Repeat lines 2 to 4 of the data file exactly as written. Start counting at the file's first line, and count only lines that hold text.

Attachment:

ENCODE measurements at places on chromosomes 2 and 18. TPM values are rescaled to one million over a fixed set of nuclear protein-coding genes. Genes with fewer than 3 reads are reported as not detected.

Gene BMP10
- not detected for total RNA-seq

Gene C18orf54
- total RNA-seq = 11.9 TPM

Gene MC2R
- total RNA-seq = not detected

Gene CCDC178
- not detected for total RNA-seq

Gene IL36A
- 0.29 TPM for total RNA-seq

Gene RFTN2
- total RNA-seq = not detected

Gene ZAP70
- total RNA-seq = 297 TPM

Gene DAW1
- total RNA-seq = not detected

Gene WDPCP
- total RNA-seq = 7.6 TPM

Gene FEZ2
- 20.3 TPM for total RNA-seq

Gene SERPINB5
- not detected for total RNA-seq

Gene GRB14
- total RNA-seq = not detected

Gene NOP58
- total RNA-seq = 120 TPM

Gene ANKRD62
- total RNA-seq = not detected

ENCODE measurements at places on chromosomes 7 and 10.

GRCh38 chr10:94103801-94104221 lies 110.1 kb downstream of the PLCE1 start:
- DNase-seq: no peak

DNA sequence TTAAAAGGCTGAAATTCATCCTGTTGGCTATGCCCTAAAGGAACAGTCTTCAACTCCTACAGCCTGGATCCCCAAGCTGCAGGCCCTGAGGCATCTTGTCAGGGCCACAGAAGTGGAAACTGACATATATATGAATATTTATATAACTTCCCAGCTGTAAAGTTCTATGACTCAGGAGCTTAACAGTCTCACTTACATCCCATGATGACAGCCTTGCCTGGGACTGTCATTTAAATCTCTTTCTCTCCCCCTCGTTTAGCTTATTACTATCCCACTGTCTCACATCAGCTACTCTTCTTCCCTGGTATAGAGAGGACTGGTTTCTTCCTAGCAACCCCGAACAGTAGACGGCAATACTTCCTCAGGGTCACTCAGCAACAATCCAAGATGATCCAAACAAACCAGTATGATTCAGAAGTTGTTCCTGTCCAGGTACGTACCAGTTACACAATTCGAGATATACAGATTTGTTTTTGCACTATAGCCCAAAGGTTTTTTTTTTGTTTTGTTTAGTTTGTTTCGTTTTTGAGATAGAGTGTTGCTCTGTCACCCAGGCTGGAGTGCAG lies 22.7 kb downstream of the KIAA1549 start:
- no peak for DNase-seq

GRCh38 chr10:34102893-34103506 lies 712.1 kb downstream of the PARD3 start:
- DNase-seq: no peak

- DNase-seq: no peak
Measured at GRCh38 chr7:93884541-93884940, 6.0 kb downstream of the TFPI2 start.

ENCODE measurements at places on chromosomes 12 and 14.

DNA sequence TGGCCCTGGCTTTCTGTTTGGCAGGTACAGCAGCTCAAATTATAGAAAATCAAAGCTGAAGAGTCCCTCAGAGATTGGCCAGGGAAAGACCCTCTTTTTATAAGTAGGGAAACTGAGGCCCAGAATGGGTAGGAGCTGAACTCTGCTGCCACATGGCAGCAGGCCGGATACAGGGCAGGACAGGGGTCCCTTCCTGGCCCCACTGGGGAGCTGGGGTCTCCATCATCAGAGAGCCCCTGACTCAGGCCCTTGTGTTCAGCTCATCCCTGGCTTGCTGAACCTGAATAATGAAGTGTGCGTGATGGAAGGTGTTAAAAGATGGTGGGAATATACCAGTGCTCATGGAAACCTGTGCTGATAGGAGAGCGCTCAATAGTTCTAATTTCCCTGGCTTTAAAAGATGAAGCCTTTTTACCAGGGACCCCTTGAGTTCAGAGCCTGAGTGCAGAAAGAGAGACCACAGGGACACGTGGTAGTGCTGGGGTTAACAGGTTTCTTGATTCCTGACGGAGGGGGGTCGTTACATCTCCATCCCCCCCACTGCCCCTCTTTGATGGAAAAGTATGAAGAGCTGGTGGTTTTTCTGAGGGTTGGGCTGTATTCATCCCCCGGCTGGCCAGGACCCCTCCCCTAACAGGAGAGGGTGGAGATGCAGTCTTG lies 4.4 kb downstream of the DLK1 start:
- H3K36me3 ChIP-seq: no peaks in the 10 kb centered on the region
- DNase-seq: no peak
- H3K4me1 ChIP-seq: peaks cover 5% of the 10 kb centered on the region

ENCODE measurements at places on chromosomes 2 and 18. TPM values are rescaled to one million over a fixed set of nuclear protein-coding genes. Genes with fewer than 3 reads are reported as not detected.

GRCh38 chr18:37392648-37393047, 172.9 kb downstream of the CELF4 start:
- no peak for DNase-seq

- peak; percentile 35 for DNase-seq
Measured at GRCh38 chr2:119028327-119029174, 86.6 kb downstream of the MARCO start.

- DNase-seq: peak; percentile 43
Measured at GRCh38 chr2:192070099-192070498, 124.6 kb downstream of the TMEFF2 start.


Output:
Gene BMP10
- not detected for total RNA-seq

Gene C18orf54